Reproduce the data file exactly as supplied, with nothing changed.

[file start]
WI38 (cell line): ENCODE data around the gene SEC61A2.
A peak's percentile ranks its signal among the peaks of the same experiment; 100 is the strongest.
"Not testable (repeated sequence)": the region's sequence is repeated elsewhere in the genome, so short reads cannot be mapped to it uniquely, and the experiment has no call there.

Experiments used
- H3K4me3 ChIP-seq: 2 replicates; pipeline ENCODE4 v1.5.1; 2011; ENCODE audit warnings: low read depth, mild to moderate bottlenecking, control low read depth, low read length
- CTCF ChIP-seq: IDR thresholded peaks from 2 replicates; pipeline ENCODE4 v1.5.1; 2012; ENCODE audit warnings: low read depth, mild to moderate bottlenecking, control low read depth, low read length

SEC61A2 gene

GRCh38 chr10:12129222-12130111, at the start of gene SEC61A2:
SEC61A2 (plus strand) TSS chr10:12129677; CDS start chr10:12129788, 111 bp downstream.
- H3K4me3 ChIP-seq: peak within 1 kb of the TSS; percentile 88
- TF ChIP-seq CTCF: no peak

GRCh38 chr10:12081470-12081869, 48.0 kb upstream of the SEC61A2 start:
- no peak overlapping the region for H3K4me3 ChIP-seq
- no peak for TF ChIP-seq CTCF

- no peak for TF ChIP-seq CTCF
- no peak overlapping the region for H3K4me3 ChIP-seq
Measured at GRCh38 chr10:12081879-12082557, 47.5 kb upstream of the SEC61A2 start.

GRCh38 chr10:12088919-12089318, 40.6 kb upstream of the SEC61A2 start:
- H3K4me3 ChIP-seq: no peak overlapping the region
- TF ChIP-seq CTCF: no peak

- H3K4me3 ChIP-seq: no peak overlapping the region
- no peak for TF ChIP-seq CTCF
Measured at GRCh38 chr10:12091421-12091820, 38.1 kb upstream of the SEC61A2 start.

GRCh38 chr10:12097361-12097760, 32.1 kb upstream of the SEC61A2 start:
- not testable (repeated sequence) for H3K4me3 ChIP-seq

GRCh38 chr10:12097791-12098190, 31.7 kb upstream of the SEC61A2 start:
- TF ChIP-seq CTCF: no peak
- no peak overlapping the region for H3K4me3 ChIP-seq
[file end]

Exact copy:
WI38 (cell line): ENCODE data around the gene SEC61A2.
A peak's percentile ranks its signal among the peaks of the same experiment; 100 is the strongest.
"Not testable (repeated sequence)": the region's sequence is repeated elsewhere in the genome, so short reads cannot be mapped to it uniquely, and the experiment has no call there.

Experiments used
- H3K4me3 ChIP-seq: 2 replicates; pipeline ENCODE4 v1.5.1; 2011; ENCODE audit warnings: low read depth, mild to moderate bottlenecking, control low read depth, low read length
- CTCF ChIP-seq: IDR thresholded peaks from 2 replicates; pipeline ENCODE4 v1.5.1; 2012; ENCODE audit warnings: low read depth, mild to moderate bottlenecking, control low read depth, low read length

SEC61A2 gene

GRCh38 chr10:12129222-12130111, at the start of gene SEC61A2:
SEC61A2 (plus strand) TSS chr10:12129677; CDS start chr10:12129788, 111 bp downstream.
- H3K4me3 ChIP-seq: peak within 1 kb of the TSS; percentile 88
- TF ChIP-seq CTCF: no peak

GRCh38 chr10:12081470-12081869, 48.0 kb upstream of the SEC61A2 start:
- no peak overlapping the region for H3K4me3 ChIP-seq
- no peak for TF ChIP-seq CTCF

- no peak for TF ChIP-seq CTCF
- no peak overlapping the region for H3K4me3 ChIP-seq
Measured at GRCh38 chr10:12081879-12082557, 47.5 kb upstream of the SEC61A2 start.

GRCh38 chr10:12088919-12089318, 40.6 kb upstream of the SEC61A2 start:
- H3K4me3 ChIP-seq: no peak overlapping the region
- TF ChIP-seq CTCF: no peak

- H3K4me3 ChIP-seq: no peak overlapping the region
- no peak for TF ChIP-seq CTCF
Measured at GRCh38 chr10:12091421-12091820, 38.1 kb upstream of the SEC61A2 start.

GRCh38 chr10:12097361-12097760, 32.1 kb upstream of the SEC61A2 start:
- not testable (repeated sequence) for H3K4me3 ChIP-seq

GRCh38 chr10:12097791-12098190, 31.7 kb upstream of the SEC61A2 start:
- TF ChIP-seq CTCF: no peak
- no peak overlapping the region for H3K4me3 ChIP-seq